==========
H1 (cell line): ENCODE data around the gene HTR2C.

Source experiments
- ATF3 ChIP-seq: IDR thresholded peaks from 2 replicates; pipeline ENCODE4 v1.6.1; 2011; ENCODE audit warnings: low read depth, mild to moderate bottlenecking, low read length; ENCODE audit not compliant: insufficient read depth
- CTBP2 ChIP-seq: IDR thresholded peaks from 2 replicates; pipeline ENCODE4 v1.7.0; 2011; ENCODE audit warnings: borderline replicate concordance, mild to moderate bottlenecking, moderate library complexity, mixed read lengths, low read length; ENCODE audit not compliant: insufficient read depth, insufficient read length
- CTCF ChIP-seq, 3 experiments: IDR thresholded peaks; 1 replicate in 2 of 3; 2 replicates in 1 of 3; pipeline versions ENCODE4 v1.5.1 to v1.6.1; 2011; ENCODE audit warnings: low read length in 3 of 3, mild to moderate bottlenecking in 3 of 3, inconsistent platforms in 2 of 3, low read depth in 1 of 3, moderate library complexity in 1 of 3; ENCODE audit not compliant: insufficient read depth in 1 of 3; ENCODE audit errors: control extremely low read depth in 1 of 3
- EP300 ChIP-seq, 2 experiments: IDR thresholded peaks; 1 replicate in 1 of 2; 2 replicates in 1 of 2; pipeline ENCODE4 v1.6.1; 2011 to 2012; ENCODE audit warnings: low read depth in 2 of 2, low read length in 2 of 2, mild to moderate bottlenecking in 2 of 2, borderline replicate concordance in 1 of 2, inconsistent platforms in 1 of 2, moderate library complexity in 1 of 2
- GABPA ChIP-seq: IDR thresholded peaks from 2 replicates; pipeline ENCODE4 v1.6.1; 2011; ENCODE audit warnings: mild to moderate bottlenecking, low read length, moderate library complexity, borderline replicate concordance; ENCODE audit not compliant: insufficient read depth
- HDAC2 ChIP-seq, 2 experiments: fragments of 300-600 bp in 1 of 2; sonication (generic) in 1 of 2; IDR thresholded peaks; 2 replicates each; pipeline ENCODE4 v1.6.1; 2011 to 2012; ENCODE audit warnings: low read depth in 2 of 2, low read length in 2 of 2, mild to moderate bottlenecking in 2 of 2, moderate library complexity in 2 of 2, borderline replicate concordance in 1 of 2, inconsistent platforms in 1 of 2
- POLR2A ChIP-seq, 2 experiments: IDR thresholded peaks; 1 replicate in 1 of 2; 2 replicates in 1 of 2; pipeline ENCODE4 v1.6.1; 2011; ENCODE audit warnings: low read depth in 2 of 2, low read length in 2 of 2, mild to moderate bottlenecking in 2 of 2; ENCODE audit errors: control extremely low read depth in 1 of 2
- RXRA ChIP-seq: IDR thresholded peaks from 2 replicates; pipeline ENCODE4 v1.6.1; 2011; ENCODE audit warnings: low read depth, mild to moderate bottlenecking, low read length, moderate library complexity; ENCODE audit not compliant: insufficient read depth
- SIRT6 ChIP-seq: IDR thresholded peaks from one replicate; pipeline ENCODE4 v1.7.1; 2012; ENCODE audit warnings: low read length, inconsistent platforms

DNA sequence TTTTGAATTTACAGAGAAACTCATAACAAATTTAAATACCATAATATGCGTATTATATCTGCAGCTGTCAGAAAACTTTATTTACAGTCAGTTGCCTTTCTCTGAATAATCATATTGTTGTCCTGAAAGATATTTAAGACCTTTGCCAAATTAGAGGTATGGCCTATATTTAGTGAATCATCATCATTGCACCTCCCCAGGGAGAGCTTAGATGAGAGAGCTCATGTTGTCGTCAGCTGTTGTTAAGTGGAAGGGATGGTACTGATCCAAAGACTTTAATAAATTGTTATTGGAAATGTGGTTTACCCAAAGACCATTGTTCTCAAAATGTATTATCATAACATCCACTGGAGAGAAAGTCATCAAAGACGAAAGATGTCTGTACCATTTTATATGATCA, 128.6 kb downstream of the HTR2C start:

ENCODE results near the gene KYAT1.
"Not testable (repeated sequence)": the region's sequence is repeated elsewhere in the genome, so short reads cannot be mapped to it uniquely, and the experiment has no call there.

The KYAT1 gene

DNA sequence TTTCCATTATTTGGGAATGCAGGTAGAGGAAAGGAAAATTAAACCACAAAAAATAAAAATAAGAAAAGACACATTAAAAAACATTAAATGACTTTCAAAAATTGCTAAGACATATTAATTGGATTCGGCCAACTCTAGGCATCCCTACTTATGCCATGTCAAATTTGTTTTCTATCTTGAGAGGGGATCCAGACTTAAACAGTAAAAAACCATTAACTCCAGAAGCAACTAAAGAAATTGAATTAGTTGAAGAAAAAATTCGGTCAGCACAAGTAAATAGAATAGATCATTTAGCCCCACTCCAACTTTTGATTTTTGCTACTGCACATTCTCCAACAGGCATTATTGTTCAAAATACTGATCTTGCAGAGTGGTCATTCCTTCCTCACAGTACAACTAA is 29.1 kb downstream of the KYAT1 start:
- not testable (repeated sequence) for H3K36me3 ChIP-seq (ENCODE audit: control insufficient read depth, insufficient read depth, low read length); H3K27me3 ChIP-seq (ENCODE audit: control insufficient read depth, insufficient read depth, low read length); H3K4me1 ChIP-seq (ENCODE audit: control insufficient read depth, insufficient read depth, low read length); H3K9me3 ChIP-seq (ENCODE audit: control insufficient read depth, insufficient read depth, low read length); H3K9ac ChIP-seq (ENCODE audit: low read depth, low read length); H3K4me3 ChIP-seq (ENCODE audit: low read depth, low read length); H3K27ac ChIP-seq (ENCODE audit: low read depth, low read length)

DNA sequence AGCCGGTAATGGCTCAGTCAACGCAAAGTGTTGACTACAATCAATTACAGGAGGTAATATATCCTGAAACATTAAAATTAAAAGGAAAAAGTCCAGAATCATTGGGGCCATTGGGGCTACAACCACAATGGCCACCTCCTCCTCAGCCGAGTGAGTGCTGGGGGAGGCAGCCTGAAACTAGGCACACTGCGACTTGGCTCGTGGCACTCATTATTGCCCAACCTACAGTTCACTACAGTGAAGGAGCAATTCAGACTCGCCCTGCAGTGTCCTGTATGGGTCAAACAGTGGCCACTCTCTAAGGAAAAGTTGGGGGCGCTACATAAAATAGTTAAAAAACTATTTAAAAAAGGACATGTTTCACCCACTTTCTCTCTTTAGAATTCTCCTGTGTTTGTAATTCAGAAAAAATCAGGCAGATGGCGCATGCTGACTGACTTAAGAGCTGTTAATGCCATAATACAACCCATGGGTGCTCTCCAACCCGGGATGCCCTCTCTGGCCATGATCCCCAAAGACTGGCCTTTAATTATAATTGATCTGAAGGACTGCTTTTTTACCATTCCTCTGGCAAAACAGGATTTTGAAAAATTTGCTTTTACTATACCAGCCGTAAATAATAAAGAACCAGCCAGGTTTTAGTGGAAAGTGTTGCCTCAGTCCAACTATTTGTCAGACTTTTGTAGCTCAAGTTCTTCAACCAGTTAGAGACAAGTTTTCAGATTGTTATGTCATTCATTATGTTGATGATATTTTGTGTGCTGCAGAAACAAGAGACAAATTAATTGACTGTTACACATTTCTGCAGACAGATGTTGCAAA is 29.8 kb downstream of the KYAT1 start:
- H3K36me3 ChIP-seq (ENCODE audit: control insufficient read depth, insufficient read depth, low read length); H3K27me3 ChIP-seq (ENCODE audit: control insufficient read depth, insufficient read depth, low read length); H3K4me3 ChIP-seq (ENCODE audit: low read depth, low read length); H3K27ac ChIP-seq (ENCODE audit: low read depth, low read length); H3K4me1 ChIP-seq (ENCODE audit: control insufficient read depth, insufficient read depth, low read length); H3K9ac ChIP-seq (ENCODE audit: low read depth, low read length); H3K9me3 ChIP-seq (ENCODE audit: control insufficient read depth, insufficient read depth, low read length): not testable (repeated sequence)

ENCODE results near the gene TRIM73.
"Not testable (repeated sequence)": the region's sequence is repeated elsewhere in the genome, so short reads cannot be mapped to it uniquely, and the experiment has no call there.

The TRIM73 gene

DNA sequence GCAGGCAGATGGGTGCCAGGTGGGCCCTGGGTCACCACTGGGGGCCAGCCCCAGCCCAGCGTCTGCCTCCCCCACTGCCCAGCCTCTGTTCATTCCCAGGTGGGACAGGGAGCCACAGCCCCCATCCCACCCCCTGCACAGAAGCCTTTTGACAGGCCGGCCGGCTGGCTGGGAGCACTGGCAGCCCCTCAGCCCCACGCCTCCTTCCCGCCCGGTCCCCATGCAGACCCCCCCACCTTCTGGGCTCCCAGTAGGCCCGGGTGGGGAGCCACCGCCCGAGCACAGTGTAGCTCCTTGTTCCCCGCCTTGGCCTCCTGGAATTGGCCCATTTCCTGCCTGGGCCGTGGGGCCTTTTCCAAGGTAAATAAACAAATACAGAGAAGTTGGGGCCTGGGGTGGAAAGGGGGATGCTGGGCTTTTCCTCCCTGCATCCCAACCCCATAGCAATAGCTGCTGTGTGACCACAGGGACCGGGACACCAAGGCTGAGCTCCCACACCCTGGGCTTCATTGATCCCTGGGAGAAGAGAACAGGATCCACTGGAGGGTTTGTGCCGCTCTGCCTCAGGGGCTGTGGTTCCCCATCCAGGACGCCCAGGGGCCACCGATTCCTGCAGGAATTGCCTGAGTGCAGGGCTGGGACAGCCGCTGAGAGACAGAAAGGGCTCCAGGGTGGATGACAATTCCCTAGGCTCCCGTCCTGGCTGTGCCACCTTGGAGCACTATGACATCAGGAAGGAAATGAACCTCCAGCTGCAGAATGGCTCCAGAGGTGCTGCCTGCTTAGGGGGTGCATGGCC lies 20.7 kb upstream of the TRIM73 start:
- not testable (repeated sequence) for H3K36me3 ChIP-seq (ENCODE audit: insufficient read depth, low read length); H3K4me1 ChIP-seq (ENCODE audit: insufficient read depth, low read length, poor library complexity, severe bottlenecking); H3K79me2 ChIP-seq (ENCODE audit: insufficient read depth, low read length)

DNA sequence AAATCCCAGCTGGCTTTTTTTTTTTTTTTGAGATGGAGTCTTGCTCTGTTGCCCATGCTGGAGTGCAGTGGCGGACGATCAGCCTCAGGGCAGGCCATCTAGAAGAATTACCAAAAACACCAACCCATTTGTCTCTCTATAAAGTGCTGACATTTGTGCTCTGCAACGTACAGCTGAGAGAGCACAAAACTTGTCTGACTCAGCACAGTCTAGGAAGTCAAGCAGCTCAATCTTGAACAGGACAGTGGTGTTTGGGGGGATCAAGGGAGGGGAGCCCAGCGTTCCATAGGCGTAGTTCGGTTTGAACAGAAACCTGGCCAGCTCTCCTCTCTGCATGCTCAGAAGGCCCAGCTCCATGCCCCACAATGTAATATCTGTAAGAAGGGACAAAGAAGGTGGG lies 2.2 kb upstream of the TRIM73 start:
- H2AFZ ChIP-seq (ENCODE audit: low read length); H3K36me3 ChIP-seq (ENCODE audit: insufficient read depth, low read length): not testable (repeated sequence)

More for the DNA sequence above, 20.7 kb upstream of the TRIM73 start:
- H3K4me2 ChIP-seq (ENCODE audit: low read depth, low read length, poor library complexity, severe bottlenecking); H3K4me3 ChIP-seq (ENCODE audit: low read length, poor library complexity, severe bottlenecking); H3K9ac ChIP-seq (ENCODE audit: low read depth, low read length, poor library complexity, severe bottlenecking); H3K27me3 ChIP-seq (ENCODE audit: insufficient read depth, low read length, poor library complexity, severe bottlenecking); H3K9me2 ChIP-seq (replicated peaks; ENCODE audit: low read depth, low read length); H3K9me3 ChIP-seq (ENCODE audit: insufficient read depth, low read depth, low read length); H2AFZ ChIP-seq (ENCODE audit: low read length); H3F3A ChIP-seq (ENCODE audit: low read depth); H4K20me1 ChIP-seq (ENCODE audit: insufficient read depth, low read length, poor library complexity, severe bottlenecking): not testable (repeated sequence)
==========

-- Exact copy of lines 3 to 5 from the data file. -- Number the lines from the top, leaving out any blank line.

- ATF3 ChIP-seq: IDR thresholded peaks from 2 replicates; pipeline ENCODE4 v1.6.1; 2011; ENCODE audit warnings: low read depth, mild to moderate bottlenecking, low read length; ENCODE audit not compliant: insufficient read depth
- CTBP2 ChIP-seq: IDR thresholded peaks from 2 replicates; pipeline ENCODE4 v1.7.0; 2011; ENCODE audit warnings: borderline replicate concordance, mild to moderate bottlenecking, moderate library complexity, mixed read lengths, low read length; ENCODE audit not compliant: insufficient read depth, insufficient read length
- CTCF ChIP-seq, 3 experiments: IDR thresholded peaks; 1 replicate in 2 of 3; 2 replicates in 1 of 3; pipeline versions ENCODE4 v1.5.1 to v1.6.1; 2011; ENCODE audit warnings: low read length in 3 of 3, mild to moderate bottlenecking in 3 of 3, inconsistent platforms in 2 of 3, low read depth in 1 of 3, moderate library complexity in 1 of 3; ENCODE audit not compliant: insufficient read depth in 1 of 3; ENCODE audit errors: control extremely low read depth in 1 of 3